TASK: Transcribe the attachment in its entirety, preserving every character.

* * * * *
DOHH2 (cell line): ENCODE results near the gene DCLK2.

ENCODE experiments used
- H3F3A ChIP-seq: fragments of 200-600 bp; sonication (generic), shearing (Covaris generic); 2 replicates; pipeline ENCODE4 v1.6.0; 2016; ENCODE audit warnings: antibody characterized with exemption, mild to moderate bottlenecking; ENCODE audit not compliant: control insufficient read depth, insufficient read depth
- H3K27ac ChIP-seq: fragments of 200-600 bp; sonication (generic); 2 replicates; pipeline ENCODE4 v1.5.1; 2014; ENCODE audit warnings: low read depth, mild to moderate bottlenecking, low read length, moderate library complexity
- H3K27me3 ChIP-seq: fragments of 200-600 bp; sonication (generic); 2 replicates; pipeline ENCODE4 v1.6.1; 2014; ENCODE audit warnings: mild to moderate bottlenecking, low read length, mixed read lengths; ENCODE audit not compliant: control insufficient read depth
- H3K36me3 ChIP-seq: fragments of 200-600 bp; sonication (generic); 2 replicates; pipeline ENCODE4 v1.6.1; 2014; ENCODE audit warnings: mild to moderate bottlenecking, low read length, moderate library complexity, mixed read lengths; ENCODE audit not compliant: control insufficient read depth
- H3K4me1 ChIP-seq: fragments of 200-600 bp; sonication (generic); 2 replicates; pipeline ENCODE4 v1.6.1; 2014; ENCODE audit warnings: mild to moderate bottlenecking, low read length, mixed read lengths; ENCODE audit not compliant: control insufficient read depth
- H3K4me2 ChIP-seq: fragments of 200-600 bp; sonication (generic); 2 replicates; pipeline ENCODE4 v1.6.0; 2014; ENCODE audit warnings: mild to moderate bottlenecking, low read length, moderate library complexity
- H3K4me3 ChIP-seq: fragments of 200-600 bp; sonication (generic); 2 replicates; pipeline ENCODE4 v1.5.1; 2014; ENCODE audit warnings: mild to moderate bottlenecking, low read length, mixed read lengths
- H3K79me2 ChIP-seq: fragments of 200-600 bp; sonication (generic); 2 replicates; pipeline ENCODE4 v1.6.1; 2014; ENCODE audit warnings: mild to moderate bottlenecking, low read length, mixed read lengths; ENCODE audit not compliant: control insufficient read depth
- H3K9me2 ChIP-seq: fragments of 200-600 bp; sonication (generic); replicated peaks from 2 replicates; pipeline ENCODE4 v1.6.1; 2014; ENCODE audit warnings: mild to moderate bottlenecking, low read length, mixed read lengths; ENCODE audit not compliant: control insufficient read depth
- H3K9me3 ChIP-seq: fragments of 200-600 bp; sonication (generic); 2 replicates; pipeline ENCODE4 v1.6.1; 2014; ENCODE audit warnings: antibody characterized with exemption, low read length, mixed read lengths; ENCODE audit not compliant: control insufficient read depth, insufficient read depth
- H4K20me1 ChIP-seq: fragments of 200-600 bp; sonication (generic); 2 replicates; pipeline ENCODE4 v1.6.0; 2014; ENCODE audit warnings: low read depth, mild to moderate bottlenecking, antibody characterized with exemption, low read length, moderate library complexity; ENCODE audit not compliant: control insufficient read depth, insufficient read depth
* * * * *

DOHH2 (cell line): ENCODE results near the gene DCLK2.

ENCODE experiments used
- H3F3A ChIP-seq: fragments of 200-600 bp; sonication (generic), shearing (Covaris generic); 2 replicates; pipeline ENCODE4 v1.6.0; 2016; ENCODE audit warnings: antibody characterized with exemption, mild to moderate bottlenecking; ENCODE audit not compliant: control insufficient read depth, insufficient read depth
- H3K27ac ChIP-seq: fragments of 200-600 bp; sonication (generic); 2 replicates; pipeline ENCODE4 v1.5.1; 2014; ENCODE audit warnings: low read depth, mild to moderate bottlenecking, low read length, moderate library complexity
- H3K27me3 ChIP-seq: fragments of 200-600 bp; sonication (generic); 2 replicates; pipeline ENCODE4 v1.6.1; 2014; ENCODE audit warnings: mild to moderate bottlenecking, low read length, mixed read lengths; ENCODE audit not compliant: control insufficient read depth
- H3K36me3 ChIP-seq: fragments of 200-600 bp; sonication (generic); 2 replicates; pipeline ENCODE4 v1.6.1; 2014; ENCODE audit warnings: mild to moderate bottlenecking, low read length, moderate library complexity, mixed read lengths; ENCODE audit not compliant: control insufficient read depth
- H3K4me1 ChIP-seq: fragments of 200-600 bp; sonication (generic); 2 replicates; pipeline ENCODE4 v1.6.1; 2014; ENCODE audit warnings: mild to moderate bottlenecking, low read length, mixed read lengths; ENCODE audit not compliant: control insufficient read depth
- H3K4me2 ChIP-seq: fragments of 200-600 bp; sonication (generic); 2 replicates; pipeline ENCODE4 v1.6.0; 2014; ENCODE audit warnings: mild to moderate bottlenecking, low read length, moderate library complexity
- H3K4me3 ChIP-seq: fragments of 200-600 bp; sonication (generic); 2 replicates; pipeline ENCODE4 v1.5.1; 2014; ENCODE audit warnings: mild to moderate bottlenecking, low read length, mixed read lengths
- H3K79me2 ChIP-seq: fragments of 200-600 bp; sonication (generic); 2 replicates; pipeline ENCODE4 v1.6.1; 2014; ENCODE audit warnings: mild to moderate bottlenecking, low read length, mixed read lengths; ENCODE audit not compliant: control insufficient read depth
- H3K9me2 ChIP-seq: fragments of 200-600 bp; sonication (generic); replicated peaks from 2 replicates; pipeline ENCODE4 v1.6.1; 2014; ENCODE audit warnings: mild to moderate bottlenecking, low read length, mixed read lengths; ENCODE audit not compliant: control insufficient read depth
- H3K9me3 ChIP-seq: fragments of 200-600 bp; sonication (generic); 2 replicates; pipeline ENCODE4 v1.6.1; 2014; ENCODE audit warnings: antibody characterized with exemption, low read length, mixed read lengths; ENCODE audit not compliant: control insufficient read depth, insufficient read depth
- H4K20me1 ChIP-seq: fragments of 200-600 bp; sonication (generic); 2 replicates; pipeline ENCODE4 v1.6.0; 2014; ENCODE audit warnings: low read depth, mild to moderate bottlenecking, antibody characterized with exemption, low read length, moderate library complexity; ENCODE audit not compliant: control insufficient read depth, insufficient read depth